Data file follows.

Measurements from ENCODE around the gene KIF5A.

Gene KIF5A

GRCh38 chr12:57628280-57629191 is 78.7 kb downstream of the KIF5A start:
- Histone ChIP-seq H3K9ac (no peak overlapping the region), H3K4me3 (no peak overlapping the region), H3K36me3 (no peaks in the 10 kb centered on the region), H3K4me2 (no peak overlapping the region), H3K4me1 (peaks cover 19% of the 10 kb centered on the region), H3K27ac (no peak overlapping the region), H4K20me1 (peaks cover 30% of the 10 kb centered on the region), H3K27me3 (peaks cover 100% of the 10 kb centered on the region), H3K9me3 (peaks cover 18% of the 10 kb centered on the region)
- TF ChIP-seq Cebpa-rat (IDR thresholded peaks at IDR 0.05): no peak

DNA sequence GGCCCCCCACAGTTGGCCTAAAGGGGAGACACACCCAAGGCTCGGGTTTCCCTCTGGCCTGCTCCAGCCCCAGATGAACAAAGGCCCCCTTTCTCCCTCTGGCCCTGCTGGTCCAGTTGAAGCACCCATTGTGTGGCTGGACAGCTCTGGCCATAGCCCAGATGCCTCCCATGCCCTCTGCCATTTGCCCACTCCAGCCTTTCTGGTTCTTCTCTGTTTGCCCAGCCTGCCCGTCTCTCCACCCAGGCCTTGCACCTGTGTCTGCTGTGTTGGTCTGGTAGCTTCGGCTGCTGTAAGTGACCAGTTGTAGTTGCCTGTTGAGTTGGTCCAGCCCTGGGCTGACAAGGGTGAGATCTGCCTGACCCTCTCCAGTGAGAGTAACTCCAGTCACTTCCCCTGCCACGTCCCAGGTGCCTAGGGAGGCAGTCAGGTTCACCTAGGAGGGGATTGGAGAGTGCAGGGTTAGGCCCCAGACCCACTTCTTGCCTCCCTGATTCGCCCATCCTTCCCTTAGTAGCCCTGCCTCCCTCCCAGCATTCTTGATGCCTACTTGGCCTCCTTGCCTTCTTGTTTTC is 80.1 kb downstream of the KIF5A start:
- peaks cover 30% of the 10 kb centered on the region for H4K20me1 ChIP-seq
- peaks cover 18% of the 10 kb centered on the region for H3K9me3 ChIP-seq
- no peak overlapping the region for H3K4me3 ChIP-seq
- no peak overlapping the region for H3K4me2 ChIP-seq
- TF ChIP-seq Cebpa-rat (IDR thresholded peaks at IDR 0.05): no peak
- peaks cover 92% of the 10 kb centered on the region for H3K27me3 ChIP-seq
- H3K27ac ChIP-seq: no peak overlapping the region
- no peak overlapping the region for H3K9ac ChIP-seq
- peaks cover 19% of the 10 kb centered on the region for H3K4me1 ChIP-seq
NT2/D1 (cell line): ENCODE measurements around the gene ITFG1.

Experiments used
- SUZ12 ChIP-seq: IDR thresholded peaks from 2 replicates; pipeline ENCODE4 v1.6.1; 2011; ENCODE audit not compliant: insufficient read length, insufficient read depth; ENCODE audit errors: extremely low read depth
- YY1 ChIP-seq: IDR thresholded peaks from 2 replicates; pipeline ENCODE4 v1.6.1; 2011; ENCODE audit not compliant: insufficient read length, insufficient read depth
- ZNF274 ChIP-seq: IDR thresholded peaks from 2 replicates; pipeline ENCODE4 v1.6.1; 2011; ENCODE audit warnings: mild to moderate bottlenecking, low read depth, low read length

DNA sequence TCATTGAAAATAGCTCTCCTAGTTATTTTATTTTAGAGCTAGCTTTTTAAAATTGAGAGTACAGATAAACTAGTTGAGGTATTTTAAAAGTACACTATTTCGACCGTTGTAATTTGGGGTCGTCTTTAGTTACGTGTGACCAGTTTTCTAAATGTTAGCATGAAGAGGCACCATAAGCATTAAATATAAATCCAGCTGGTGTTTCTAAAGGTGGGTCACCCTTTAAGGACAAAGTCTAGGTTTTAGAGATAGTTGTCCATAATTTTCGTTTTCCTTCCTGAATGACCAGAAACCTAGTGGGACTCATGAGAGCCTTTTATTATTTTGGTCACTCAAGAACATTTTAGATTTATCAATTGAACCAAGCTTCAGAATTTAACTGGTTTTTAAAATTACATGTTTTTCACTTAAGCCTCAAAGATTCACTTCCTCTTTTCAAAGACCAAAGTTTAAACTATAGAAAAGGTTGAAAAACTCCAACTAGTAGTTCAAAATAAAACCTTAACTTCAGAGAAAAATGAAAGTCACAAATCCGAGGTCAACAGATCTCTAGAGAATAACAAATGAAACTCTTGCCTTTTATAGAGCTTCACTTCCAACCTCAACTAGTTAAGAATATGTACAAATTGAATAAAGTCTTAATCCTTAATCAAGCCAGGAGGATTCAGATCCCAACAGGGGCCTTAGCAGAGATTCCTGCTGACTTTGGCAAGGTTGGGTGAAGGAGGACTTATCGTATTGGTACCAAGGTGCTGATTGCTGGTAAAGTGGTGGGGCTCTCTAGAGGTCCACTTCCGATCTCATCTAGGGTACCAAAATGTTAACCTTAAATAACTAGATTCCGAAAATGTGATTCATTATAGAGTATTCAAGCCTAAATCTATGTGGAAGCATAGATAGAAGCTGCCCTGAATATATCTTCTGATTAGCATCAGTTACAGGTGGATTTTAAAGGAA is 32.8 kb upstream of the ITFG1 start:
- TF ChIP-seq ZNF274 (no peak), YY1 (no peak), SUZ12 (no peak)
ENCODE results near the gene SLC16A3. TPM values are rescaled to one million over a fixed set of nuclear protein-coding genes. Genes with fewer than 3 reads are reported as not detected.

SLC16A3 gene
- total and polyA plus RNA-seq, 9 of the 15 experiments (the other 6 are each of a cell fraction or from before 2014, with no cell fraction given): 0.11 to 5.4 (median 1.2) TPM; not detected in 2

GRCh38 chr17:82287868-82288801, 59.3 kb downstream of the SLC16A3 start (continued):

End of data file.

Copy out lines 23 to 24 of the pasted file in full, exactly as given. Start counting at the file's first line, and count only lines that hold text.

ENCODE results near the gene SLC16A3. TPM values are rescaled to one million over a fixed set of nuclear protein-coding genes. Genes with fewer than 3 reads are reported as not detected.

SLC16A3 gene